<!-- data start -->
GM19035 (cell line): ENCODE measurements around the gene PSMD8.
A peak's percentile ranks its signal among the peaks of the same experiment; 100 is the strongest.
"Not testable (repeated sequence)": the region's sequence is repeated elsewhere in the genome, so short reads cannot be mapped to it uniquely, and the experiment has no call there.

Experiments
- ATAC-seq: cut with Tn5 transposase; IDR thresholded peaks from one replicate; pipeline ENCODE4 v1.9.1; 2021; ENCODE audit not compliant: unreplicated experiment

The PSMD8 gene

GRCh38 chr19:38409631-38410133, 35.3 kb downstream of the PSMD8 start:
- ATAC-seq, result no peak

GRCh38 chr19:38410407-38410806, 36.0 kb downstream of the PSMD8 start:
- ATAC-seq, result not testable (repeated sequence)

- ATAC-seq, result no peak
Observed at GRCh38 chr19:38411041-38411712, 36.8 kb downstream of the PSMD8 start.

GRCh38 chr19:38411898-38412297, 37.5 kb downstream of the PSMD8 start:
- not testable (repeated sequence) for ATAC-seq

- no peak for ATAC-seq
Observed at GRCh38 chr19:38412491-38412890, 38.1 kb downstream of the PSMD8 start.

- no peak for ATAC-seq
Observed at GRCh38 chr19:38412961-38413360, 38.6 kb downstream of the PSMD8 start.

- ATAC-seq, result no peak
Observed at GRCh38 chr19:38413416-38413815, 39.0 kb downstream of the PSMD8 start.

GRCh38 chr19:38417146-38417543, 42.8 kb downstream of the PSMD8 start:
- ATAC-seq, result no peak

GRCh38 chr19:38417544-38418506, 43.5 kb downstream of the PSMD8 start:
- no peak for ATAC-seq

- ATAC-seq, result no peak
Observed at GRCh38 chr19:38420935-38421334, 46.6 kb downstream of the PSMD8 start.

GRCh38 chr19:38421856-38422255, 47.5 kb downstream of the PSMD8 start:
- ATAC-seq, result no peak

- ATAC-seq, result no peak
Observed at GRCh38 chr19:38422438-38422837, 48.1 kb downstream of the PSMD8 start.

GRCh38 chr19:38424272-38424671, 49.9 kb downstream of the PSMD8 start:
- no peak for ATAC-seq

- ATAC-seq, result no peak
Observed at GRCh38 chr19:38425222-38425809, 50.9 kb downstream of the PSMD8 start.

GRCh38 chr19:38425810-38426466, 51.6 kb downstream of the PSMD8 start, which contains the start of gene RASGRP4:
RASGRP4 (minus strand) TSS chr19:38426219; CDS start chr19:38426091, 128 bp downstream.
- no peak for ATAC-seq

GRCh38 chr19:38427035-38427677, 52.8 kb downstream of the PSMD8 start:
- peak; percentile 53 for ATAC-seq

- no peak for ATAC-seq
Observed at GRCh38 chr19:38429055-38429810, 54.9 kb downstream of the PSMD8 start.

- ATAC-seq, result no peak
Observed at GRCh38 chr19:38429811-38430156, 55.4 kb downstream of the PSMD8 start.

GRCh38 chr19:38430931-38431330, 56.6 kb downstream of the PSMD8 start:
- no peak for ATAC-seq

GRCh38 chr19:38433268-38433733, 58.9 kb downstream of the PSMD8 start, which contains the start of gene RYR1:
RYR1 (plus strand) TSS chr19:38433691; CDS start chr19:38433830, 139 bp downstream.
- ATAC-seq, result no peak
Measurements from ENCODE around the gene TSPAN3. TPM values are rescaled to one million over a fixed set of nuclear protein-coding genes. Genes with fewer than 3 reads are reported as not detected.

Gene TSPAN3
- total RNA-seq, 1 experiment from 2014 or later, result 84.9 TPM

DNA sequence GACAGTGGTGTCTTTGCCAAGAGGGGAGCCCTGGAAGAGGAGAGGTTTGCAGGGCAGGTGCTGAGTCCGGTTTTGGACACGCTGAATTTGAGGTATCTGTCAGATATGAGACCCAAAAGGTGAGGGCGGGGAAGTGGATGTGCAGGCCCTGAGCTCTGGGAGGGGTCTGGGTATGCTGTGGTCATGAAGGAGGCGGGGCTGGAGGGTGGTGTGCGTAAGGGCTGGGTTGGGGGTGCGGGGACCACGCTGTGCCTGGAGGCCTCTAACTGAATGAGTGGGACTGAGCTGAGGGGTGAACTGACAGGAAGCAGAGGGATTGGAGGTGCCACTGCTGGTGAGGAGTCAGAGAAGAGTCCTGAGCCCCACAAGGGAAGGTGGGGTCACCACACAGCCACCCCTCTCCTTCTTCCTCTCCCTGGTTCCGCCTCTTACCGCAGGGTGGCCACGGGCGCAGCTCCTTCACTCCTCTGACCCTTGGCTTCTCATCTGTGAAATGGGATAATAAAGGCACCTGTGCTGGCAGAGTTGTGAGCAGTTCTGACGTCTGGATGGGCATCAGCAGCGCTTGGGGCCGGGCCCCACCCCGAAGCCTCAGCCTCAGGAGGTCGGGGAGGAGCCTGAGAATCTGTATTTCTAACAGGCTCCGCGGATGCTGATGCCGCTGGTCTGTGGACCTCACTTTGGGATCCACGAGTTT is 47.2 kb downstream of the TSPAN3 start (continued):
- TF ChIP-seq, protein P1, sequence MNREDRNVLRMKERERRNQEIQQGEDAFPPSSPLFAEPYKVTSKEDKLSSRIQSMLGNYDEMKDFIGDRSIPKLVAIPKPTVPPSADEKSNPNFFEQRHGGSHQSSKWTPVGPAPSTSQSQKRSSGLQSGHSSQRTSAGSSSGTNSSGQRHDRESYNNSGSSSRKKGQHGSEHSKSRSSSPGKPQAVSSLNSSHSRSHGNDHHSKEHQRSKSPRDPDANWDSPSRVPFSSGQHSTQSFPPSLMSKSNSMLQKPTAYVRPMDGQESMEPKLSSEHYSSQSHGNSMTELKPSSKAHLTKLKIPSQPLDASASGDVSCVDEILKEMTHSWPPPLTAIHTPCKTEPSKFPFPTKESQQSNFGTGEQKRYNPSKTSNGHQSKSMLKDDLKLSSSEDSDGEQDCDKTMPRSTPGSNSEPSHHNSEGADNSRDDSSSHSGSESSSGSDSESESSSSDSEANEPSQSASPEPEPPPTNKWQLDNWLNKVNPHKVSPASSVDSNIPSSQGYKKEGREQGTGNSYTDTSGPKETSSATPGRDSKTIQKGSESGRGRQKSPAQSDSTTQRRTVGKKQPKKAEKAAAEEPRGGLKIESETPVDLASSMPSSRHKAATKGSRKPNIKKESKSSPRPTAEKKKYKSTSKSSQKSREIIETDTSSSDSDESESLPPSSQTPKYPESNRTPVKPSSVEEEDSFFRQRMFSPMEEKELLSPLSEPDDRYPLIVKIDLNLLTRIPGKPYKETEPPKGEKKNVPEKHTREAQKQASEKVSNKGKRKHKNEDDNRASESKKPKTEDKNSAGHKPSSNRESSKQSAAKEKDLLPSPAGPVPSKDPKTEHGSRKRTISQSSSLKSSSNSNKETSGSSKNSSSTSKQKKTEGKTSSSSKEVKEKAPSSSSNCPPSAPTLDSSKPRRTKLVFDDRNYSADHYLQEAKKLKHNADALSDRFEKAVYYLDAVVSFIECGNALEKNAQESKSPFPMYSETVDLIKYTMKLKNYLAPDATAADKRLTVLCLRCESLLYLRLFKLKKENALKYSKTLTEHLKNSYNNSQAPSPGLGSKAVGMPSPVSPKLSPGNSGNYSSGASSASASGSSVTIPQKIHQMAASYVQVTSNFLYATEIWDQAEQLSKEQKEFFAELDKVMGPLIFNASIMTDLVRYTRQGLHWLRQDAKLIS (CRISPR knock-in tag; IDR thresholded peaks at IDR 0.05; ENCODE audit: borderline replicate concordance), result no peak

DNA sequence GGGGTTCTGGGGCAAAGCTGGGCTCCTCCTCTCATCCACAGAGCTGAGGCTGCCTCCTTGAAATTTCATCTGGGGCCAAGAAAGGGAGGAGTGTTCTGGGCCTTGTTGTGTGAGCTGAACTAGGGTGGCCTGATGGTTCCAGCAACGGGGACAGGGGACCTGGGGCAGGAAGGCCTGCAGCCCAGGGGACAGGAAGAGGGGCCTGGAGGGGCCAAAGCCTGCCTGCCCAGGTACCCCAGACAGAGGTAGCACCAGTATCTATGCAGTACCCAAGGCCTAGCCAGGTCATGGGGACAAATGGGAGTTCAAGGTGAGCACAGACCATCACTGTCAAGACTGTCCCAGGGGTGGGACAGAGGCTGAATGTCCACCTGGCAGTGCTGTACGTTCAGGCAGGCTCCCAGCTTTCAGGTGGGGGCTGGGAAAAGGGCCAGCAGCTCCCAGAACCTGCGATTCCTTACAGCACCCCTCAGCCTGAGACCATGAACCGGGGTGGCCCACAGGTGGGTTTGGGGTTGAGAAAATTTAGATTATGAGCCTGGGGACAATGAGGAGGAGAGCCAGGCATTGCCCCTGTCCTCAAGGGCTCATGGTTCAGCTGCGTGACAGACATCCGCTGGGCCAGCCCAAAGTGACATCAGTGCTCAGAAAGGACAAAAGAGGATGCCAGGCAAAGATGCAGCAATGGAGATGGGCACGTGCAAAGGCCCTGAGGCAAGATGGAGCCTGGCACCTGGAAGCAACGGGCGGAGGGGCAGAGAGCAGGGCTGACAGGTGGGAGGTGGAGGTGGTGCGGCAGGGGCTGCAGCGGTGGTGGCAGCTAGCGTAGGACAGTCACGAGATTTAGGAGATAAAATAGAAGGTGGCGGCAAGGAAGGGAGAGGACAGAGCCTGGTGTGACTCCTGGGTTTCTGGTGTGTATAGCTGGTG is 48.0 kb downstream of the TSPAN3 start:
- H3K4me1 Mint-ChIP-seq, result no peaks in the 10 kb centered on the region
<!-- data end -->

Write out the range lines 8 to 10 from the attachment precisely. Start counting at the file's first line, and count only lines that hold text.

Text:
- ATAC-seq, result no peak

GRCh38 chr19:38410407-38410806, 36.0 kb downstream of the PSMD8 start:
- ATAC-seq, result not testable (repeated sequence)